I hope everyone had a wonderful summer. We all needed to recharge our batteries, because we have so much to do. Certainly, our students are at the top of our minds as we return to the classroom. If you are new to our CEA and CCS families, get ready for a running start. This year, we continue to focus on protecting our rights—and not just in Columbus.
We have been dealing with some very important Ohio issues during the past few years, and thanks to our membership, we have successfully maintained our position. We defeated SB 5, which threatened to take away our rights. Then we got to work opposing HB 194, which would have suppressed everyone’s voting power. Meanwhile, we made our voices heard against HB 153, which cut funding for public schools.
Now we are supporting a yes vote on Issue 2, the Voters First state constitutional amendment, which provides public input to the drawing of congressional districts. Keep reading this Voice for more information.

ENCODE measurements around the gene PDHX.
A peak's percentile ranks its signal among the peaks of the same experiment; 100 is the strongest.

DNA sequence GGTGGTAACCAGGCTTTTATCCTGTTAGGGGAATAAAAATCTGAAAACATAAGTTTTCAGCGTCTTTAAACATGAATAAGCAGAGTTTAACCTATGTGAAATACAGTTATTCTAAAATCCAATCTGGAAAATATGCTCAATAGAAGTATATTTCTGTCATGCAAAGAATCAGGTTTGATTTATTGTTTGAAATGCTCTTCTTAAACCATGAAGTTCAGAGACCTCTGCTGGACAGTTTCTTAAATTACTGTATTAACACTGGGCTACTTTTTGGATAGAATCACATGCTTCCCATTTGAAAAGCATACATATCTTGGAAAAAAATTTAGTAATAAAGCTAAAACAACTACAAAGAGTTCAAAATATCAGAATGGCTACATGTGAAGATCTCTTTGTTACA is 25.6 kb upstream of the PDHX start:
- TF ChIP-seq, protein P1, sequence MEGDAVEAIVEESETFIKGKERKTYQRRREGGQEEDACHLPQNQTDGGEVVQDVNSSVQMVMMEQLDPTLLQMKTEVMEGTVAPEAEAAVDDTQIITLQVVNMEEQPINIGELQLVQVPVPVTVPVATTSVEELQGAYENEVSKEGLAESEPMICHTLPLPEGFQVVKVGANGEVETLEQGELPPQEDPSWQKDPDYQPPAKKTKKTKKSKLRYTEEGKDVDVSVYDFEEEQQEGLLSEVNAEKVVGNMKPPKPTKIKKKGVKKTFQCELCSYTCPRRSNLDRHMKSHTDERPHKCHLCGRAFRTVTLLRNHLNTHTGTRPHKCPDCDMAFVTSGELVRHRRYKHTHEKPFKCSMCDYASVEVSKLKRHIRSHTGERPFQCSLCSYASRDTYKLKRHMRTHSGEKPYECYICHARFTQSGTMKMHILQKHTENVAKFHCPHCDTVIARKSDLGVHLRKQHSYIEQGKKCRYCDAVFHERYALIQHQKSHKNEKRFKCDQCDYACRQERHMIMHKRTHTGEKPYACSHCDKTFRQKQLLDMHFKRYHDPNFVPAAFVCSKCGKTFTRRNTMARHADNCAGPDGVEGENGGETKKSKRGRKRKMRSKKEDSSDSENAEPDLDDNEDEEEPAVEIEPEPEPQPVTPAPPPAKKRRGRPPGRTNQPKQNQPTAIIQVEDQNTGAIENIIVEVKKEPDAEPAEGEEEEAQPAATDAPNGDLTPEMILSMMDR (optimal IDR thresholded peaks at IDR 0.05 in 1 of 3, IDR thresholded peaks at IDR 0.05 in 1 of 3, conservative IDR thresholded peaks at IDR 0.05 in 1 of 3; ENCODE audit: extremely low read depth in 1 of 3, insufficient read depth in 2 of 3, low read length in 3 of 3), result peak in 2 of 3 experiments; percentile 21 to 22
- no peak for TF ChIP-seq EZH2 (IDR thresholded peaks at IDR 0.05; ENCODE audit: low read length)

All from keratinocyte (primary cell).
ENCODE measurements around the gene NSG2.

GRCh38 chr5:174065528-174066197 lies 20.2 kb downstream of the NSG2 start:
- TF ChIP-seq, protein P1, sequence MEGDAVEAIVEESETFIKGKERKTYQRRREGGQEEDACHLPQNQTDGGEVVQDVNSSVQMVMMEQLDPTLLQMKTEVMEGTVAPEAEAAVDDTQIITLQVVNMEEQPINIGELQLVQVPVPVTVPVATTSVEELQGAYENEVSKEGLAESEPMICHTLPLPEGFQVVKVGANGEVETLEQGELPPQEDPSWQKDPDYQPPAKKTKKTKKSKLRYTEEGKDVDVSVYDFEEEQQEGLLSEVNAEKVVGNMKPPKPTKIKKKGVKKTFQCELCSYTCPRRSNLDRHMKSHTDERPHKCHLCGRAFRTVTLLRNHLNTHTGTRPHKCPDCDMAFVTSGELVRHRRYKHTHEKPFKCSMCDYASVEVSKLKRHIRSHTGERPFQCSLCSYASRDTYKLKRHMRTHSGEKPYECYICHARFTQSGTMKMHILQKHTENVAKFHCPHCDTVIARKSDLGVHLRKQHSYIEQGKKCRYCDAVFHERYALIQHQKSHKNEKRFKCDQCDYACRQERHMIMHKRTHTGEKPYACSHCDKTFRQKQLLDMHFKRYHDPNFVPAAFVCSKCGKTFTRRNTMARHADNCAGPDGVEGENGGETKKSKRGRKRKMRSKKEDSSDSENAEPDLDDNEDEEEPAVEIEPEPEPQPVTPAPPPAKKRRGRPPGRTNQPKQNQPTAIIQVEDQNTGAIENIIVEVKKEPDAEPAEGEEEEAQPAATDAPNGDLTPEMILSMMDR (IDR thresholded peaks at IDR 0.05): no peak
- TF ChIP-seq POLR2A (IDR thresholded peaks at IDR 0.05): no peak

I know it’s easy to push all of this aside and concentrate on the world inside your classroom. But consider this: Without the hard-won rights your Association has worked for, your daily working life would be drastically different. The Association plays a significant role in ensuring you can do your job in the most effective environment. This is a volatile time for us. Teachers unions are under attack. We are blamed for the problems of our school districts. In this election year, issues such charter schools and tenure reform ceaselessly surface across the nation, and the public is increasingly agreeing that unions need their wings clipped.
Fortunately, Ohio residents are strong union supporters. But we take nothing for granted, and that’s why we need you. You are key to responding to these challenges and shaping our profession for years to come. Many before you paved the way. Read your contract. None of those provisions came without a fight. Read your Voice. Watch for opportunities to get involved. If you have questions, we are here to help and to guide you.
Yours in solidarity,
Rhonda Johnson, President